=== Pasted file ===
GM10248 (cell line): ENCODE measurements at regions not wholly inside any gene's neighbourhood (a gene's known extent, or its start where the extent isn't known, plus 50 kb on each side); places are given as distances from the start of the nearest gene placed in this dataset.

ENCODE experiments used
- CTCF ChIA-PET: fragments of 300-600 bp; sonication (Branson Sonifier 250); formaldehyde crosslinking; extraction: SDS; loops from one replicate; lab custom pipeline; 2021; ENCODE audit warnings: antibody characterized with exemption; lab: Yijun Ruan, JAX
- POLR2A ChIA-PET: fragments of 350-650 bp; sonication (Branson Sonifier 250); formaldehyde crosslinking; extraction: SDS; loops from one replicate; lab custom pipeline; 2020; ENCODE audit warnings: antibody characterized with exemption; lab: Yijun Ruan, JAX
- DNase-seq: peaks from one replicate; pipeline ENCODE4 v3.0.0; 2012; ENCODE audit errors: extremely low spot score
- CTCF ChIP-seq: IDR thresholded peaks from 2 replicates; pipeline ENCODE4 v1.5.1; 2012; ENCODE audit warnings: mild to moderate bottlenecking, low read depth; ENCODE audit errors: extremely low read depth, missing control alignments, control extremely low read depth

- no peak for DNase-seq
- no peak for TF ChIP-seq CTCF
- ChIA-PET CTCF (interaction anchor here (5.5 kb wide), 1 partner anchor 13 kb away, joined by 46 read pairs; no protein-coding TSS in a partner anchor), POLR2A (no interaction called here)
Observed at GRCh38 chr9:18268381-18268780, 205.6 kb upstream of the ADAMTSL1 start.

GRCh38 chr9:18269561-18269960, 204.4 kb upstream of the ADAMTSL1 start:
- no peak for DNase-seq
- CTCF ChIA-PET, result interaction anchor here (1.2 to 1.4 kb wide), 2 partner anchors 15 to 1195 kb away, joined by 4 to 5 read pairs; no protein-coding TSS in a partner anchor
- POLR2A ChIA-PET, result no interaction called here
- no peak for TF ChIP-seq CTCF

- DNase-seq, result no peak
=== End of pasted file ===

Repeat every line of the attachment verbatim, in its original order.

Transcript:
GM10248 (cell line): ENCODE measurements at regions not wholly inside any gene's neighbourhood (a gene's known extent, or its start where the extent isn't known, plus 50 kb on each side); places are given as distances from the start of the nearest gene placed in this dataset.

ENCODE experiments used
- CTCF ChIA-PET: fragments of 300-600 bp; sonication (Branson Sonifier 250); formaldehyde crosslinking; extraction: SDS; loops from one replicate; lab custom pipeline; 2021; ENCODE audit warnings: antibody characterized with exemption; lab: Yijun Ruan, JAX
- POLR2A ChIA-PET: fragments of 350-650 bp; sonication (Branson Sonifier 250); formaldehyde crosslinking; extraction: SDS; loops from one replicate; lab custom pipeline; 2020; ENCODE audit warnings: antibody characterized with exemption; lab: Yijun Ruan, JAX
- DNase-seq: peaks from one replicate; pipeline ENCODE4 v3.0.0; 2012; ENCODE audit errors: extremely low spot score
- CTCF ChIP-seq: IDR thresholded peaks from 2 replicates; pipeline ENCODE4 v1.5.1; 2012; ENCODE audit warnings: mild to moderate bottlenecking, low read depth; ENCODE audit errors: extremely low read depth, missing control alignments, control extremely low read depth

- no peak for DNase-seq
- no peak for TF ChIP-seq CTCF
- ChIA-PET CTCF (interaction anchor here (5.5 kb wide), 1 partner anchor 13 kb away, joined by 46 read pairs; no protein-coding TSS in a partner anchor), POLR2A (no interaction called here)
Observed at GRCh38 chr9:18268381-18268780, 205.6 kb upstream of the ADAMTSL1 start.

GRCh38 chr9:18269561-18269960, 204.4 kb upstream of the ADAMTSL1 start:
- no peak for DNase-seq
- CTCF ChIA-PET, result interaction anchor here (1.2 to 1.4 kb wide), 2 partner anchors 15 to 1195 kb away, joined by 4 to 5 read pairs; no protein-coding TSS in a partner anchor
- POLR2A ChIA-PET, result no interaction called here
- no peak for TF ChIP-seq CTCF

- DNase-seq, result no peak